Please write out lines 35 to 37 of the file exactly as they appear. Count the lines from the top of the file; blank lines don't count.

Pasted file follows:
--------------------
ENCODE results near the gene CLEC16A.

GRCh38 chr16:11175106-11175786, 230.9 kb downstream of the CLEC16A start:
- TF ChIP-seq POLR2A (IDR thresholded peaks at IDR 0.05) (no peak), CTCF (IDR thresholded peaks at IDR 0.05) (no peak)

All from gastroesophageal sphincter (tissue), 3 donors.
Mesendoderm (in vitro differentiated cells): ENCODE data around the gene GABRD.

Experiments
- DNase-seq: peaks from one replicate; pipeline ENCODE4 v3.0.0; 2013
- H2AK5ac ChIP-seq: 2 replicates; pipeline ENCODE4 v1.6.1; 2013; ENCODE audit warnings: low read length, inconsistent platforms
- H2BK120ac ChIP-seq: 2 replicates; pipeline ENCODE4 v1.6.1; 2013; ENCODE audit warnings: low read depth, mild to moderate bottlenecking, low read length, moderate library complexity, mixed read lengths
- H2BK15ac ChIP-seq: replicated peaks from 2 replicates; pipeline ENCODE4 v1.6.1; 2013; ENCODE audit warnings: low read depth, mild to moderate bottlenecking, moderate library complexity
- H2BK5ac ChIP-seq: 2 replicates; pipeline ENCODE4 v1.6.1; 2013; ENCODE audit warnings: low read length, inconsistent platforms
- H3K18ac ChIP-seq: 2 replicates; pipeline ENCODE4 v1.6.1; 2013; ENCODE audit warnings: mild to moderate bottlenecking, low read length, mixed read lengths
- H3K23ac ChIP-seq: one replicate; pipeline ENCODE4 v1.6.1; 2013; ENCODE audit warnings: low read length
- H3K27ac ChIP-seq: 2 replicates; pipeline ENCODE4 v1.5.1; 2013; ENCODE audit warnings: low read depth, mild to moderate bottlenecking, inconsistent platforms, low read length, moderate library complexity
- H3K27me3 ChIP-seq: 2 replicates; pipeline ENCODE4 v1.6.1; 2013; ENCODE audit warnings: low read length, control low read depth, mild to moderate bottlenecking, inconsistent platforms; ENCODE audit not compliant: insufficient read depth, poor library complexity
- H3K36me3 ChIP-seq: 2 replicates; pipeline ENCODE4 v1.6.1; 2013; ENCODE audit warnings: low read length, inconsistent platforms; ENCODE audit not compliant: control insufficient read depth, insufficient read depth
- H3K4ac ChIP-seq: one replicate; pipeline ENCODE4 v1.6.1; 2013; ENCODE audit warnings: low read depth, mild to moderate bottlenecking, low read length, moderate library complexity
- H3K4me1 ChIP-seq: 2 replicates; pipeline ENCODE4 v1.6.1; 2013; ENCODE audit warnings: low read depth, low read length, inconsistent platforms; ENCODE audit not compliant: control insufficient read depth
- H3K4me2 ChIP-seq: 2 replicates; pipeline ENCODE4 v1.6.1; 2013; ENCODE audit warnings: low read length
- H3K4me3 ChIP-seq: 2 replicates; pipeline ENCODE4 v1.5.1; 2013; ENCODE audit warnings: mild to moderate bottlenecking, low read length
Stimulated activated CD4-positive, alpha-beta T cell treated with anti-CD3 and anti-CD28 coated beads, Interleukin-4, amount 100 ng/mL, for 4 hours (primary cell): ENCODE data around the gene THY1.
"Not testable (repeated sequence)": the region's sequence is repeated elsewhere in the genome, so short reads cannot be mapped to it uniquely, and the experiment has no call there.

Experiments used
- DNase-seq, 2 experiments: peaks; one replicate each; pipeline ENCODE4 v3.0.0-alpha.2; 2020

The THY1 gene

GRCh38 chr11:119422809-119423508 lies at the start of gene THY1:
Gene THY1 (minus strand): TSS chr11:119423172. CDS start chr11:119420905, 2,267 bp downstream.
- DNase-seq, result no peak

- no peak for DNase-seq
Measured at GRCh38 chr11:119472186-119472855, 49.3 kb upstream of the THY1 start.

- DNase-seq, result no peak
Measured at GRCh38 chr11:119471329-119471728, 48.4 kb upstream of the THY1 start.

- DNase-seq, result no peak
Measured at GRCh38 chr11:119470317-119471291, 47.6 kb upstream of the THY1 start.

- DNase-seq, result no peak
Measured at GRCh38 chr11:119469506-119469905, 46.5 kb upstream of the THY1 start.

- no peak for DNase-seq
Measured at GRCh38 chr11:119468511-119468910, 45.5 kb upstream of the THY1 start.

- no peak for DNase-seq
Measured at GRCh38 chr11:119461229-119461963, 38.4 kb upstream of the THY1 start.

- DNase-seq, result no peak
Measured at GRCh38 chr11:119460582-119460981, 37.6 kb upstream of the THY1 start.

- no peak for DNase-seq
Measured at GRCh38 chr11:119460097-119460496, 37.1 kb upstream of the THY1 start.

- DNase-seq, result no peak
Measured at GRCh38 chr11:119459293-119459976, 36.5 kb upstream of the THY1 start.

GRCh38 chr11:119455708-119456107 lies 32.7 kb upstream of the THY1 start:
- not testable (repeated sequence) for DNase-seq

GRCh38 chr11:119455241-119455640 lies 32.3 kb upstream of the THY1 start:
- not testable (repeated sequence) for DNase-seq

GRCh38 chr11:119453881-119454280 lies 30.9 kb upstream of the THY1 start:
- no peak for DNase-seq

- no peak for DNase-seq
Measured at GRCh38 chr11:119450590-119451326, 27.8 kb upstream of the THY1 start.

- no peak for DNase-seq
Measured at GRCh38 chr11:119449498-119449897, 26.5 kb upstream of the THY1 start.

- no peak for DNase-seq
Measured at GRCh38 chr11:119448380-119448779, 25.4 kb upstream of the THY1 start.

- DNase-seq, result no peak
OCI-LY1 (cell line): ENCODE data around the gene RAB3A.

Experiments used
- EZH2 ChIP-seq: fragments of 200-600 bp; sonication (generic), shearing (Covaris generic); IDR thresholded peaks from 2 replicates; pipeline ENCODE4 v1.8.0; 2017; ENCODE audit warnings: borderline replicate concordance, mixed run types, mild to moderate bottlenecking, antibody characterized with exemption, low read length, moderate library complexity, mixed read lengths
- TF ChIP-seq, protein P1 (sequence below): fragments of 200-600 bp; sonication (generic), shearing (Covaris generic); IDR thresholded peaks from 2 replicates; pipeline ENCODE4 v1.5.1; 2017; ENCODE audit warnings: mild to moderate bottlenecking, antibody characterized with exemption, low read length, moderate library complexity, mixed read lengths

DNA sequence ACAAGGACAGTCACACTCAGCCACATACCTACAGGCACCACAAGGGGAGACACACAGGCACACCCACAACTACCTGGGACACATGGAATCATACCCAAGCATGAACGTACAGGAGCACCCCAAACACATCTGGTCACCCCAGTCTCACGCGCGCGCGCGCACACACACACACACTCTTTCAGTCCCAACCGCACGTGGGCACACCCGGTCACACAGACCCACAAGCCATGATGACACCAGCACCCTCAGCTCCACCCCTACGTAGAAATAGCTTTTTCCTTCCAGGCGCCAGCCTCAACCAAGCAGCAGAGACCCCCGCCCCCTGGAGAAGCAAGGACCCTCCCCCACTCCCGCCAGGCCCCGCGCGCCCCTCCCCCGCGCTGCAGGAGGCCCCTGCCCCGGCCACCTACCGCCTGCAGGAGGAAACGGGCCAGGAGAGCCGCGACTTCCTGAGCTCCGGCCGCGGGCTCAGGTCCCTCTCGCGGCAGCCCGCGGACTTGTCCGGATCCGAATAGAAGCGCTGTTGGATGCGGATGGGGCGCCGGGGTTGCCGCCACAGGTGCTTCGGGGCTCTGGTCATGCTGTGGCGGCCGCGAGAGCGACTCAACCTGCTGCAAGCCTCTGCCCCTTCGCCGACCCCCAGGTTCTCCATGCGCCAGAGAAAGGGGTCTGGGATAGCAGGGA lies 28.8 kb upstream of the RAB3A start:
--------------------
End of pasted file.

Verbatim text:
- DNase-seq, result no peak
Measured at GRCh38 chr11:119469506-119469905, 46.5 kb upstream of the THY1 start.

- no peak for DNase-seq